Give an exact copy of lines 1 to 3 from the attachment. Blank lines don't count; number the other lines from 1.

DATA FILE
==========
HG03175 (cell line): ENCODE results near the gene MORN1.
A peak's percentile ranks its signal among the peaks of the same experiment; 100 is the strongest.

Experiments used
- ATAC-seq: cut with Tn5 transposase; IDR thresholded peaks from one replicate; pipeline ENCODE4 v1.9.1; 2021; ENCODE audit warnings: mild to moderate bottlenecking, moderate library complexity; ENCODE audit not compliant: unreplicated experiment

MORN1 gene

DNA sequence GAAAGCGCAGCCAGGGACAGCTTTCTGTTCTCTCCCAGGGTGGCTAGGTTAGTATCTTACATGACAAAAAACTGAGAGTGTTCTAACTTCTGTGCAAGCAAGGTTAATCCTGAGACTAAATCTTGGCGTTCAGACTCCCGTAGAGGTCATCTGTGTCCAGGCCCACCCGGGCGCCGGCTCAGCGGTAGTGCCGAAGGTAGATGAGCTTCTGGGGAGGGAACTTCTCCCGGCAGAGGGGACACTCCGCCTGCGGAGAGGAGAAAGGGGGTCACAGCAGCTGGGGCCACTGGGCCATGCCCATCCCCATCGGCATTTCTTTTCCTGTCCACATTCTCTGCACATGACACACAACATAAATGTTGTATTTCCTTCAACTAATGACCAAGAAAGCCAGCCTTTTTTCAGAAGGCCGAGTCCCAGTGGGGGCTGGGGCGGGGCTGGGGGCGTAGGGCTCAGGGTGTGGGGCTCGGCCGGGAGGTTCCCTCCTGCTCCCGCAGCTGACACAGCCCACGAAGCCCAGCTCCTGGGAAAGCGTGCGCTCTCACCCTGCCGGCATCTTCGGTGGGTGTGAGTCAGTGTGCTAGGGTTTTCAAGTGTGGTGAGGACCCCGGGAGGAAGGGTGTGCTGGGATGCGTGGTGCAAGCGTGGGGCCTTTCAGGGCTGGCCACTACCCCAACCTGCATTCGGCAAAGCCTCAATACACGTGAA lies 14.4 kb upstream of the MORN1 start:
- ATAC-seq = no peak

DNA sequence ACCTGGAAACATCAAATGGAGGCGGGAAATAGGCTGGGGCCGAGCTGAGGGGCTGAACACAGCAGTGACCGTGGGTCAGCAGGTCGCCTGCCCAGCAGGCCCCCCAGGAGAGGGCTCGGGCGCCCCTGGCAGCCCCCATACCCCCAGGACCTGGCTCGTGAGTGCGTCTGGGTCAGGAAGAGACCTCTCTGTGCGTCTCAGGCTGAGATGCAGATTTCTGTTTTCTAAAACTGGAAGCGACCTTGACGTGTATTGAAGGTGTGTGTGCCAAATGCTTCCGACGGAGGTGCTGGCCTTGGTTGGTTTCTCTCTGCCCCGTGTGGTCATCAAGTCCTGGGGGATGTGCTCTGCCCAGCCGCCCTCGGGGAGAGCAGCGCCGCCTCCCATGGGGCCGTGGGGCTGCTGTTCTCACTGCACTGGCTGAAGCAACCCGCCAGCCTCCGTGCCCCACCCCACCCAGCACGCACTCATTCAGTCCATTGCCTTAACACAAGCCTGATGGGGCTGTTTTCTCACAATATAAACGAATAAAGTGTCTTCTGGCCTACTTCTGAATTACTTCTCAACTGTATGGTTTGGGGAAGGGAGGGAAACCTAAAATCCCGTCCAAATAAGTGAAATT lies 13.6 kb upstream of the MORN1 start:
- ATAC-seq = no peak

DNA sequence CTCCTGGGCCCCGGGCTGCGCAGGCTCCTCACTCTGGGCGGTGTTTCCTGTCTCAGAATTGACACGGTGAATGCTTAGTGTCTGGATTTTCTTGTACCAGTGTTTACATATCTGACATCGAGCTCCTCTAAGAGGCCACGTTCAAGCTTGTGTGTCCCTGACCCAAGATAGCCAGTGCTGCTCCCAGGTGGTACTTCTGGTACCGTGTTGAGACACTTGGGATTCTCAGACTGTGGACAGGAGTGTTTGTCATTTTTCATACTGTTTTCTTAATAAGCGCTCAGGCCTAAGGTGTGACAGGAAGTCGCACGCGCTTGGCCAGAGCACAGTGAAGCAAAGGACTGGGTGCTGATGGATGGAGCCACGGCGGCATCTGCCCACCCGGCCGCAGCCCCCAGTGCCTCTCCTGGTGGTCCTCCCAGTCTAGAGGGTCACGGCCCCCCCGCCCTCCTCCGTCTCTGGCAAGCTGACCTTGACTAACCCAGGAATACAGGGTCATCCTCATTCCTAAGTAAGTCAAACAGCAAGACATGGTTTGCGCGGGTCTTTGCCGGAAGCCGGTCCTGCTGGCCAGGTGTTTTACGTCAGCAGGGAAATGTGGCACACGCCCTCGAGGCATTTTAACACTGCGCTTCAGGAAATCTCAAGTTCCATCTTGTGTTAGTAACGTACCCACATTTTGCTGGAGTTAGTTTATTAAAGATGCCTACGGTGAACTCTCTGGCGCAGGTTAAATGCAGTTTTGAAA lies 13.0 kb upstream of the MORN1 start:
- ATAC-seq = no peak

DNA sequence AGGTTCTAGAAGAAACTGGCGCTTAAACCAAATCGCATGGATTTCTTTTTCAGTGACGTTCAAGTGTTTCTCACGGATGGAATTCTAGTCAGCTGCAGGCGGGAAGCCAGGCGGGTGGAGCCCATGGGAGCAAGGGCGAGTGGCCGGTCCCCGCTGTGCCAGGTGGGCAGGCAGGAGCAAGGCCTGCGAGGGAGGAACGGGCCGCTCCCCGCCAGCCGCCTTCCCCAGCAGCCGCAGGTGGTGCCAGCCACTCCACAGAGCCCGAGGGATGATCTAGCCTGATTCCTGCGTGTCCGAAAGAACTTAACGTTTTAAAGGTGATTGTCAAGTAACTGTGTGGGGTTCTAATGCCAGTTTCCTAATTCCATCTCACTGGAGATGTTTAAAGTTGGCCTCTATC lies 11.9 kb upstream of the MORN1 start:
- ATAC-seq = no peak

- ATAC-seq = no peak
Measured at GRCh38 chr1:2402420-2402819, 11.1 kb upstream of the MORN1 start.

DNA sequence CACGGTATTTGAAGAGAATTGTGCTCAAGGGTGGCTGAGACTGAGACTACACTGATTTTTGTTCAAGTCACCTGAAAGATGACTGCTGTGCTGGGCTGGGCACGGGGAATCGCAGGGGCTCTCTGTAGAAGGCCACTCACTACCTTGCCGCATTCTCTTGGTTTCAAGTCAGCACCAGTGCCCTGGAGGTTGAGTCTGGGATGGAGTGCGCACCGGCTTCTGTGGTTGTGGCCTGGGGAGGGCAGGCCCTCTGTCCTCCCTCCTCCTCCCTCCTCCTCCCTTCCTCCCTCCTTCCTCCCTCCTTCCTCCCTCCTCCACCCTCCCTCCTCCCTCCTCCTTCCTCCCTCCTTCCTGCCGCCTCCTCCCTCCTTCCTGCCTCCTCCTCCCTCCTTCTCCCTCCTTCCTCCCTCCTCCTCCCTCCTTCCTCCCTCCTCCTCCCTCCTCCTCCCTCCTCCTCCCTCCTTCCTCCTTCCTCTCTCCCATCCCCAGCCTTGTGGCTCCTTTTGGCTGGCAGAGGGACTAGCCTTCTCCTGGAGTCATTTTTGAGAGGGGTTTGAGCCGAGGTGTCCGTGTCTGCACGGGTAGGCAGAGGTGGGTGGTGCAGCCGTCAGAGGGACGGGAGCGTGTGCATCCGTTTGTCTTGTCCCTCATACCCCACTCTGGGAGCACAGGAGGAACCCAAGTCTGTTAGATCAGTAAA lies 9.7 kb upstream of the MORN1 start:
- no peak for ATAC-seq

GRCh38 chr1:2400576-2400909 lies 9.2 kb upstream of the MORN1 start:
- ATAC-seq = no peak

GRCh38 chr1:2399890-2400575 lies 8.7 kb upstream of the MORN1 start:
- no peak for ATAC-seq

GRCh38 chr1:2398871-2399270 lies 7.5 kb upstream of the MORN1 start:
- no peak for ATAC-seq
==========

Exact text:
HG03175 (cell line): ENCODE results near the gene MORN1.
A peak's percentile ranks its signal among the peaks of the same experiment; 100 is the strongest.

Experiments used